News feed

Older Australians welcome stronger, streamlined aged care quality and safety agency

Australia’s leading advocacy body for older Australians and aged care consumers, COTA Australia, has welcomed the Government’s announcement, reported in media overnight, that a new streamlined Aged Care Safety and Quality Commission will commence from 1 January 2019.

COTA Australia Chief Executive Ian Yates welcomed the announcement as “another significant step towards better monitoring and enforcement of quality in Australia’s aged care system, together with the new regime of unannounced visits by quality assessors”.

“These are welcome steps towards rebuilding confidence that older Australians will receive safe and appropriate care,” said Mr Yates, “although government still needs to go further and give consumers direct control over their aged care funding, as recommended by several inquiries and this government’s own aged care advisory body.

Consolidating Australia’s aged care oversight powers into a single ‘one stop shop’ independent Commission was recommended by Kate Carnell and Professor Ron Paterson in their 2017 ‘Review of National Aged Care Quality Regulatory Processes’ set up by Minister Wyatt after the failures at the Oakden aged care facility.

The Government’s announcement includes that the new Commission will develop a transparent ratings system, showing how individual nursing homes perform against Aged Care Quality Standards – which means providers will start being measured against new and much more consumer focused standards on 1 July 2019 and the results will be able to be compared on the My Aged Care website.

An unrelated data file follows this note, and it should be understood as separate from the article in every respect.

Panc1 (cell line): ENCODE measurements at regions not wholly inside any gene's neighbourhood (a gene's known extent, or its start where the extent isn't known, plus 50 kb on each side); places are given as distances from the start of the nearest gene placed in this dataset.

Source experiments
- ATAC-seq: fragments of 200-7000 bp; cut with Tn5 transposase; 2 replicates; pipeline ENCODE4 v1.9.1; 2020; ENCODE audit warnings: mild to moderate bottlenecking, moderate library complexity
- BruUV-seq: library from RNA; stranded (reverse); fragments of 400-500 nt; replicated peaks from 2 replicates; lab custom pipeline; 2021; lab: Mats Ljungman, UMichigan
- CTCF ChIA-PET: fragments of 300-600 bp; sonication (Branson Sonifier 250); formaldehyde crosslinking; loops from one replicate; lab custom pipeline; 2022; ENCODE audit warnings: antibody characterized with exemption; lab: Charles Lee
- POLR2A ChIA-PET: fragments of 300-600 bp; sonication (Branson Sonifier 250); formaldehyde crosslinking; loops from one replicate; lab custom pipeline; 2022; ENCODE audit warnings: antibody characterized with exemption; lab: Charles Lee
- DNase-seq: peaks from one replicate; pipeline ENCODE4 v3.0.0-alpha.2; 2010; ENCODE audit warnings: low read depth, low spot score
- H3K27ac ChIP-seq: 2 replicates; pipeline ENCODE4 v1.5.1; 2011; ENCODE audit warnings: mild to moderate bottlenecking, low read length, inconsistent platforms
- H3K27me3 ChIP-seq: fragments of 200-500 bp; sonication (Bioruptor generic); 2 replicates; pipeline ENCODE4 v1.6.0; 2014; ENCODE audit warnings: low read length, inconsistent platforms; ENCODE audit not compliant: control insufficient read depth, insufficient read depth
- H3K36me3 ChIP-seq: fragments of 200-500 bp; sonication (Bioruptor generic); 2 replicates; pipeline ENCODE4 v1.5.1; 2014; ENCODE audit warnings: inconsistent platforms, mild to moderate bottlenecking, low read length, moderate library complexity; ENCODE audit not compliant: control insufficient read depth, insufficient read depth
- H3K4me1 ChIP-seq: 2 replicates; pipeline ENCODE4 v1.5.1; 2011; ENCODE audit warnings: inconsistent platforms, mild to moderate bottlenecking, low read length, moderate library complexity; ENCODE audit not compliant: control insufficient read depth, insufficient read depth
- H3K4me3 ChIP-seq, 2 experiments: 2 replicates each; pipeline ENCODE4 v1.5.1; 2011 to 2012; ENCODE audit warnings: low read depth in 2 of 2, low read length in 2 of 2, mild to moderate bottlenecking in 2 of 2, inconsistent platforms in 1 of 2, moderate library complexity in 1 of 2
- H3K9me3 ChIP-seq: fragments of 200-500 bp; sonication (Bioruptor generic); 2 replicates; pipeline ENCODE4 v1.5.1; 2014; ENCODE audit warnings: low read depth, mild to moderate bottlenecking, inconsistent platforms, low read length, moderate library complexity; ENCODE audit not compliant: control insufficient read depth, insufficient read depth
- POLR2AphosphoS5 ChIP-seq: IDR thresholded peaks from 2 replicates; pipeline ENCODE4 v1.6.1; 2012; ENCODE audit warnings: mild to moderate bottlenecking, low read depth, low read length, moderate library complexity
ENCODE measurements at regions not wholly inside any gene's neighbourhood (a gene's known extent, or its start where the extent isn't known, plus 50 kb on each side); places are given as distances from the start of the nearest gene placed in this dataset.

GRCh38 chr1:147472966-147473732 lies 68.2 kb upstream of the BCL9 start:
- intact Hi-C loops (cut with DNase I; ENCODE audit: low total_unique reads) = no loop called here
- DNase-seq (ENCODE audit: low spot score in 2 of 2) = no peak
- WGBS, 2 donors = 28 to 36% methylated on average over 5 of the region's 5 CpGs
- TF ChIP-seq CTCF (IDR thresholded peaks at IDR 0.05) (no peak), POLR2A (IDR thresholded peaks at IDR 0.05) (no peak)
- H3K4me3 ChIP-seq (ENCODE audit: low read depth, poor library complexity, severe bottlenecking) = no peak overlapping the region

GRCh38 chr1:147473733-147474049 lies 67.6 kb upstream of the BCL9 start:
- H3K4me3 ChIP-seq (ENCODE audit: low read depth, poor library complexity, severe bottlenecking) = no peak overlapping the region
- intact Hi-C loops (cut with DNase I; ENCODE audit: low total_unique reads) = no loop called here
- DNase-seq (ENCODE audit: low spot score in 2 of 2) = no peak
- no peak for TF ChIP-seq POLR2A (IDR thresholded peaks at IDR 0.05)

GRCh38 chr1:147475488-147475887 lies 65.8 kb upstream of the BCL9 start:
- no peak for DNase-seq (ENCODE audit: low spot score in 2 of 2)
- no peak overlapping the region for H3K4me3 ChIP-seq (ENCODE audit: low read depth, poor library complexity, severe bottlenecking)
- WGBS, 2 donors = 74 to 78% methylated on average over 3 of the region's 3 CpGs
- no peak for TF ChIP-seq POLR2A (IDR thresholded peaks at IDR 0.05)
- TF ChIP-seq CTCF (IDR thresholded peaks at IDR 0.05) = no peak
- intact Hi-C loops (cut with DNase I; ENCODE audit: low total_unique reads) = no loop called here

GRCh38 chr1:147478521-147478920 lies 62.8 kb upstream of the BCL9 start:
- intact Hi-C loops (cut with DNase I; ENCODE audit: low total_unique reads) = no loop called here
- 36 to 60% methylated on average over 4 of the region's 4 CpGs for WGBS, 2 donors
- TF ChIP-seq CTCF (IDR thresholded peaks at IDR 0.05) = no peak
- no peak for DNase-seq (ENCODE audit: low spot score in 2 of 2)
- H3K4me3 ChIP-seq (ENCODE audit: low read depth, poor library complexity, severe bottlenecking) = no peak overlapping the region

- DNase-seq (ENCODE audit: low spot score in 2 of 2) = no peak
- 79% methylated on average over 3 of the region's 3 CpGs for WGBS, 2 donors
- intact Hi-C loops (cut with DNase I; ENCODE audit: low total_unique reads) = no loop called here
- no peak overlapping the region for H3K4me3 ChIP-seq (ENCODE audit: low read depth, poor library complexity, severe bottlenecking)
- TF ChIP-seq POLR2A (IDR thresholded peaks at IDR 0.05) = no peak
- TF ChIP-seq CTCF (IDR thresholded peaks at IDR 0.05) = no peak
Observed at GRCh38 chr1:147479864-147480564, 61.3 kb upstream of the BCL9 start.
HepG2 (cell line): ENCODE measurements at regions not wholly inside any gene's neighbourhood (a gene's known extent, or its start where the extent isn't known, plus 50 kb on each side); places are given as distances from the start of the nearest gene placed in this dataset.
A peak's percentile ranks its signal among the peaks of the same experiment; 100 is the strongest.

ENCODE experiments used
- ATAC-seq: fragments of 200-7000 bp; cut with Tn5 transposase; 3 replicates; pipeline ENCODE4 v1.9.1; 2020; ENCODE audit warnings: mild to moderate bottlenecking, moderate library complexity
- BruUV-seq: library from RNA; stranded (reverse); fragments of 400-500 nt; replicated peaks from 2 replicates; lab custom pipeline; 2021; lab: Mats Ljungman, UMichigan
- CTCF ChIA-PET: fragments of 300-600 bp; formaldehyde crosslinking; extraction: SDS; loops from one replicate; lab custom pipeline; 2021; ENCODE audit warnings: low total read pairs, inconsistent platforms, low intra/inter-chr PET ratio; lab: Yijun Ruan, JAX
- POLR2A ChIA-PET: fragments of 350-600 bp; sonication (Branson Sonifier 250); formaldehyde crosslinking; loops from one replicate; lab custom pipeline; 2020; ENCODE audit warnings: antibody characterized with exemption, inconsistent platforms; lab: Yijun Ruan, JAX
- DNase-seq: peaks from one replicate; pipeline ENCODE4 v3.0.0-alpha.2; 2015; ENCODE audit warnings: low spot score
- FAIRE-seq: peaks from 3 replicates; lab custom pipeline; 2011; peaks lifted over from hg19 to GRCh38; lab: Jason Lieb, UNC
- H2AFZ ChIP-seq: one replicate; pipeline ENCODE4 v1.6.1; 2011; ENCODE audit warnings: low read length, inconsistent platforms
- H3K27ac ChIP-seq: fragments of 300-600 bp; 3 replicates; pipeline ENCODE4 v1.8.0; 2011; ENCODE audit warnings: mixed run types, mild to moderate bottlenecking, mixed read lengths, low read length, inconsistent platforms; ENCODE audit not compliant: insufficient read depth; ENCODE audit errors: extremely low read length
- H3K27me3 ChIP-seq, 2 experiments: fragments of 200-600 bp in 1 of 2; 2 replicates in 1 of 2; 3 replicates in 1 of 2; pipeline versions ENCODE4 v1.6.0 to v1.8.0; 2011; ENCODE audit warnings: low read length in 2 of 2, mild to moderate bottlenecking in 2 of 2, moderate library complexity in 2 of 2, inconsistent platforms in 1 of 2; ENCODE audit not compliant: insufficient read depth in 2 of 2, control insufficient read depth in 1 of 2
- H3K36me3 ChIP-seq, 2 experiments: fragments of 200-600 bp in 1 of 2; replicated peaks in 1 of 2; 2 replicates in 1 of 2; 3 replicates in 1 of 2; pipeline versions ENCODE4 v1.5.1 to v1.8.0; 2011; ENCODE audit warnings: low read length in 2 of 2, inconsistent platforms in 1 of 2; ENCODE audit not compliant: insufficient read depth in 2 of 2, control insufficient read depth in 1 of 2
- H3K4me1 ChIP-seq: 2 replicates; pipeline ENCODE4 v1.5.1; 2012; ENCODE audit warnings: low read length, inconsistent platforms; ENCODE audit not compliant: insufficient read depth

“COTA has successfully advocated for new aged care standards that place outcomes for older Australians at the centre of aged care regulation. It is appropriate the new Commission explain in an easy to understand way how individual providers comply with the standards expected of them,” said Mr Yates.

The Government’s announcement also includes that the new Commission will have a Chief Clinical Advisor, who will deal in part with the misuse of physical and chemical restraints; and it will consult with the sector on the introduction of a Serious Incident Response Scheme.

COTA notes the Carnell/Paterson inquiry also includes a recommendation for the appointment of a “Consumer Commissioner” in the new Commission, to develop processes to ensure consumers and families receive full information about their rights and are supported and protected to exercise those rights.

“The atrocities at Oakden were only brought to light thanks to the tenacity and persistence of Oakden family members, demonstrating the importance of having strong consumer voices heard in aged care quality processes,” said Mr Yates, “but we need to make it much easier, indeed normal practice, for consumers and families to be involved – that’s why we need the Consumer Commissioner’s role.

“COTA welcomes the opportunity to engage with the Government and Parliament to ensure the importance of older Australians and their families are legislated into the new Commission’s framework to ensure such voices are never ignored again and fully engaged in ensuring quality care is delivered.”

Ian Yates is overseas but available for print, radio or Skype comment from now until 8.30am and after 3.00pm. Acting Chief Executive Judy Gregurke is also available throughout the day for all media.

Media contact: Peter Stahel 0408 584 439; Ian Yates 0418 835 439; Judy Gregurke 0408 694 317

Download full Media Release.

This news was categorised National, News & Information and tagged with , , , , .

Comments are closed.